When a Tour de France support car stopped in the village, locals crowded around the open door. “Enjoy our air conditioning!” a man said from inside the car. (Air conditioning in French homes remains relatively uncommon. Only about 25 percent of people in France have it.)
Niall Turnbull, his 8-year-old daughter and 5-year-old son were equipped with a parasol, hats, ice cubes and ginger beer. He said he expected life in France to increasingly feel like Australia, where Turnbull, 38, previously lived.
“Here, people are still used to doing stuff in the middle of the day. That might start to change,” he said, sitting almost motionless in his chair just after noon.
Marie Jo Baradat, 65, agreed the French may need to give up their centuries-old rhythm of life and start “going to bed very late in the evening, to enjoy the evening” in moderate temperatures.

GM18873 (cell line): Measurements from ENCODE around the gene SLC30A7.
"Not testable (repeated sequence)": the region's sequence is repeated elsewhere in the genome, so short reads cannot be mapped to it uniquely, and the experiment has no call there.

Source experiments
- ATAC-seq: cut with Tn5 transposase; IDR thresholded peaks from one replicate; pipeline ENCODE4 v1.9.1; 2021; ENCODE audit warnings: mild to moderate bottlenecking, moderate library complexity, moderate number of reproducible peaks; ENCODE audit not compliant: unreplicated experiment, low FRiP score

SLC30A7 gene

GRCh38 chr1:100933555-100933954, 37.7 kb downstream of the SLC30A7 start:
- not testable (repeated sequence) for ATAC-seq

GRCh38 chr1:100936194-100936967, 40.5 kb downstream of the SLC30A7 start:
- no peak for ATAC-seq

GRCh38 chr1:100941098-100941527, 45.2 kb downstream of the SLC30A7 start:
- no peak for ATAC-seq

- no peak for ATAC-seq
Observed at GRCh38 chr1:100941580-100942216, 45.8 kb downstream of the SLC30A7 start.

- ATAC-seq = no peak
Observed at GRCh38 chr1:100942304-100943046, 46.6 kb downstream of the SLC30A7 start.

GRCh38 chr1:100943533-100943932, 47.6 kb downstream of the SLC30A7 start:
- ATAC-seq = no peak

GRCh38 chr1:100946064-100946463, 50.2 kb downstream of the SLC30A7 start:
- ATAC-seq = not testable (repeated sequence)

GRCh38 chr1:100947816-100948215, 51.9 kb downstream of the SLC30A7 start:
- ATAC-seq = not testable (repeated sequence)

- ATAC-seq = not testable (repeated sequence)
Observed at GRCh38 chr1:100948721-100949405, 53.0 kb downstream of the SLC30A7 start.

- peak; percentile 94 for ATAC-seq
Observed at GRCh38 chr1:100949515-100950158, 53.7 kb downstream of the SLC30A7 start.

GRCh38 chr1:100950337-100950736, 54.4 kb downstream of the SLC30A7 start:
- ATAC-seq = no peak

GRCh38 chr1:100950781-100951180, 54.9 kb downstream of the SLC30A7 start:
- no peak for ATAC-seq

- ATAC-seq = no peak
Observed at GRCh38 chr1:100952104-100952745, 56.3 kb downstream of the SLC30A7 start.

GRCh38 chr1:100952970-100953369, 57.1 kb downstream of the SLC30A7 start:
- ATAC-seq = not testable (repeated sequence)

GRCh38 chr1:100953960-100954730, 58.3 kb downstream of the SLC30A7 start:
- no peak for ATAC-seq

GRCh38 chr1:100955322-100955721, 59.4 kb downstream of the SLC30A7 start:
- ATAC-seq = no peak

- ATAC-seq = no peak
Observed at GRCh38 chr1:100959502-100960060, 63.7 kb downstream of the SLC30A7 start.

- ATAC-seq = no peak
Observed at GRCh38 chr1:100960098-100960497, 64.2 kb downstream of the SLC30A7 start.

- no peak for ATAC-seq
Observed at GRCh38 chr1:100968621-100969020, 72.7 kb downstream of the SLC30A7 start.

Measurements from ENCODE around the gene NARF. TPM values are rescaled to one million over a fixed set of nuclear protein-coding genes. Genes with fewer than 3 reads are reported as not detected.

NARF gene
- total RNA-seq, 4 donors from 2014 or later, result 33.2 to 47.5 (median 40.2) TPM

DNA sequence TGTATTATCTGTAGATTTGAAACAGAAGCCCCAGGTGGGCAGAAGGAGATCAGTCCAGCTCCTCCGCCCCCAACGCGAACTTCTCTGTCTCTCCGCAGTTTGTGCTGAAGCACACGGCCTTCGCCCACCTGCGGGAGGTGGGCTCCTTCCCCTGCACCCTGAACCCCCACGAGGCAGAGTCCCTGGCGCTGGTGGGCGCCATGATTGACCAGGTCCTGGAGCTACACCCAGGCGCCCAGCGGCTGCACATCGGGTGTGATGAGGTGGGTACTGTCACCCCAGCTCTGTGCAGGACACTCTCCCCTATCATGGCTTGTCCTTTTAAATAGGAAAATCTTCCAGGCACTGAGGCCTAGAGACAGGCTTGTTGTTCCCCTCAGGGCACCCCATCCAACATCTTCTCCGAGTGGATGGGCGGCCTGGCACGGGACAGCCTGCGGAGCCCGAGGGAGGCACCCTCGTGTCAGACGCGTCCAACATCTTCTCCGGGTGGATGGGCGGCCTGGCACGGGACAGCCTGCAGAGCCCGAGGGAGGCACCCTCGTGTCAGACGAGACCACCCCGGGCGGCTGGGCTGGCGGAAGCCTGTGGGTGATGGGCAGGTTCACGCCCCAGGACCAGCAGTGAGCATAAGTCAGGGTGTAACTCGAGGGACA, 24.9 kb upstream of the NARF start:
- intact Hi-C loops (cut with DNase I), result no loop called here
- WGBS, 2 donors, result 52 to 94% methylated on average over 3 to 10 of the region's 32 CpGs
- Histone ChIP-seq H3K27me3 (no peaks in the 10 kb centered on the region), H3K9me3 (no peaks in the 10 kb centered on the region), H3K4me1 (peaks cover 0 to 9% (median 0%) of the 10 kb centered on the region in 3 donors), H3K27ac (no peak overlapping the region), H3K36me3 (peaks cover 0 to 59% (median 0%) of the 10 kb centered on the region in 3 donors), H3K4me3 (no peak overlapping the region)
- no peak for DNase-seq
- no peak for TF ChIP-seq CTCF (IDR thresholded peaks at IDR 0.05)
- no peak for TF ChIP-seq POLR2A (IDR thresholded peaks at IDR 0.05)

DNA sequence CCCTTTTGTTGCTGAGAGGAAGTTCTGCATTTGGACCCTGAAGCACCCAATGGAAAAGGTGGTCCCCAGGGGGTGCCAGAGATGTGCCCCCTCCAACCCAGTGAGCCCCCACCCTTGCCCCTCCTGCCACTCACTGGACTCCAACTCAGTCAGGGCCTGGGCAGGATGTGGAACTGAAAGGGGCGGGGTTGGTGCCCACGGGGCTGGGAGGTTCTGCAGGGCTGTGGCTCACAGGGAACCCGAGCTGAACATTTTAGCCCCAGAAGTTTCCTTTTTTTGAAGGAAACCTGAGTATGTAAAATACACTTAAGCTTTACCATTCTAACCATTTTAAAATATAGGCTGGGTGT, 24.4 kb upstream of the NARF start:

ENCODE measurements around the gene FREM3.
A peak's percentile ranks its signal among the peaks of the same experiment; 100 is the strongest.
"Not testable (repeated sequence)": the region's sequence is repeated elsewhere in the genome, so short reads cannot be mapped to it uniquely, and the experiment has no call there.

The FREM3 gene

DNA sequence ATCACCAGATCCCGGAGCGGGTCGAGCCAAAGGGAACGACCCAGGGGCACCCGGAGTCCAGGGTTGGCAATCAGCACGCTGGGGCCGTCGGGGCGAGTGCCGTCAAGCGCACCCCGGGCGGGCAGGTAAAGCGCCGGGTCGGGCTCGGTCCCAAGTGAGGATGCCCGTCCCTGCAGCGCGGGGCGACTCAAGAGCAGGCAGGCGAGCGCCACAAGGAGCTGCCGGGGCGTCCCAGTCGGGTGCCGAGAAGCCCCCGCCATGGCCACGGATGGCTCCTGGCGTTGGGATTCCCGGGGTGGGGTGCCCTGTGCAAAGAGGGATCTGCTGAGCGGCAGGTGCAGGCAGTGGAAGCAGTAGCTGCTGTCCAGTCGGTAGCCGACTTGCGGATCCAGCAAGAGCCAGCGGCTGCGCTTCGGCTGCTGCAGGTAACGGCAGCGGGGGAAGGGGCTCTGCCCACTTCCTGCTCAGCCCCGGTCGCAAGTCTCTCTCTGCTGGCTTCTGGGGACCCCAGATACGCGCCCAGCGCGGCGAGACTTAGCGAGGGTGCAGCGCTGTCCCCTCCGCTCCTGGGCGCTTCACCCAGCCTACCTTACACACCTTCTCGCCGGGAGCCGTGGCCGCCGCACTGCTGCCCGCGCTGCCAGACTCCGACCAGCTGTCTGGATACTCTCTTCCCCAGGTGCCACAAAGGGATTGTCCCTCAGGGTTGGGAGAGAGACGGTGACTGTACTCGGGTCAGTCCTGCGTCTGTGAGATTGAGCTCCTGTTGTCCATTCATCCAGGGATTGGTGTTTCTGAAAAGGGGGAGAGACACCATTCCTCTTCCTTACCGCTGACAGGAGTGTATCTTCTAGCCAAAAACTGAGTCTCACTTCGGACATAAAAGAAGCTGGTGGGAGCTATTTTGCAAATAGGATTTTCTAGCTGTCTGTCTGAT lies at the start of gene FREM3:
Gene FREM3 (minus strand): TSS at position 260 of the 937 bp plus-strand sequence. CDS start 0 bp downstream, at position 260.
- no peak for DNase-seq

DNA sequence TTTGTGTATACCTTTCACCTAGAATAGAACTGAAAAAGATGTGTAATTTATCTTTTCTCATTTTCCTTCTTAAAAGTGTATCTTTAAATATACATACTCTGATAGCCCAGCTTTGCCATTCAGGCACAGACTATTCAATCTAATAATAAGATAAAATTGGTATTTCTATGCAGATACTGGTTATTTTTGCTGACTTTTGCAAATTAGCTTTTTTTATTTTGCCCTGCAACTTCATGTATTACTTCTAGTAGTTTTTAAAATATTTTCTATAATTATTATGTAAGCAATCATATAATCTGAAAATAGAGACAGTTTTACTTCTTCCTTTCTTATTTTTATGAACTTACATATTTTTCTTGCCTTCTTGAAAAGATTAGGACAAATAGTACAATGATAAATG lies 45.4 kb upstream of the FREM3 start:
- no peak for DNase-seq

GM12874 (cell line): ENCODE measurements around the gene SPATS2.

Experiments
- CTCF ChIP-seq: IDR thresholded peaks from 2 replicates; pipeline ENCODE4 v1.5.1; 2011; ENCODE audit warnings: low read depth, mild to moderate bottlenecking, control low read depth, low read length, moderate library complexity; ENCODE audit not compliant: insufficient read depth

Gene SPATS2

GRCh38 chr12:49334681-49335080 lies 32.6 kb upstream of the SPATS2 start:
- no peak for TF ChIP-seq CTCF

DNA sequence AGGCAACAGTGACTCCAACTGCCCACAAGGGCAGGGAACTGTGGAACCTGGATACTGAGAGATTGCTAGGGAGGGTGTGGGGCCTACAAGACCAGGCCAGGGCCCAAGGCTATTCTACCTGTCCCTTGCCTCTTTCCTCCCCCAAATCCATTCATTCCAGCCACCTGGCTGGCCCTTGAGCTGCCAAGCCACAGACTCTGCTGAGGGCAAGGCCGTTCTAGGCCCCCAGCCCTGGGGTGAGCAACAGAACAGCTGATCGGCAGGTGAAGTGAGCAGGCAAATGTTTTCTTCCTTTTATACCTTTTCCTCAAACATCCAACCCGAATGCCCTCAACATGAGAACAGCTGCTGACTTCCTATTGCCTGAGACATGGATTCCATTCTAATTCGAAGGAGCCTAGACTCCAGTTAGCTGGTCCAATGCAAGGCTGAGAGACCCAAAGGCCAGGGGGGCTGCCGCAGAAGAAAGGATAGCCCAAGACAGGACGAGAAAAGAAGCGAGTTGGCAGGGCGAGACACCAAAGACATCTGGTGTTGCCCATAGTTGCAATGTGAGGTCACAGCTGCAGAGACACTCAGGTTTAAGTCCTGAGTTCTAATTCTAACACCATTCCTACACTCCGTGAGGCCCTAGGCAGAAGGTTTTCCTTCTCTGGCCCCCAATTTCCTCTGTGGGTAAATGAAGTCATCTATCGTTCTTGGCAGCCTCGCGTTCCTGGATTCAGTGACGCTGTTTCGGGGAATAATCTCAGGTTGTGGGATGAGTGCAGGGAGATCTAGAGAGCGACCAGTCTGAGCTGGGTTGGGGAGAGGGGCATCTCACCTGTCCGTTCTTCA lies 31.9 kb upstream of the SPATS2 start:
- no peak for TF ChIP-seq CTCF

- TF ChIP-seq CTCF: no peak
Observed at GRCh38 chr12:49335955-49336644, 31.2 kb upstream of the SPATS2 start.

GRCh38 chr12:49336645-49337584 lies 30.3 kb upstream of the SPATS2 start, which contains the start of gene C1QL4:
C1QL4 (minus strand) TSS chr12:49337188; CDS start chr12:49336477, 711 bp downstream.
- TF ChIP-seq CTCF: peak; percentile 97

After hour of waiting, it took seconds for the Tour cyclists to pass the spectators in Igon, and only minutes afterward for the road to empty, as the crowds rushed home.
Firefighters have long been a part of the Tour de France caravan — the parade that winds through towns ahead of the peloton. But this year, when the firefighters went by, bystanders erupted in a particularly long round of applause.
France this summer has experienced some of the worst wildfires in its recent history, with blazes burning over 80 square miles in the country’s southwest, forcing the evacuation of more than 36,000 people.
The Tour de France took riders through the affected region, Gironde. They came within 70 miles of the fires. It was only by chance that organizers didn’t have to reroute the course — determined more than eight months earlier, after towns competed in an extensive application process.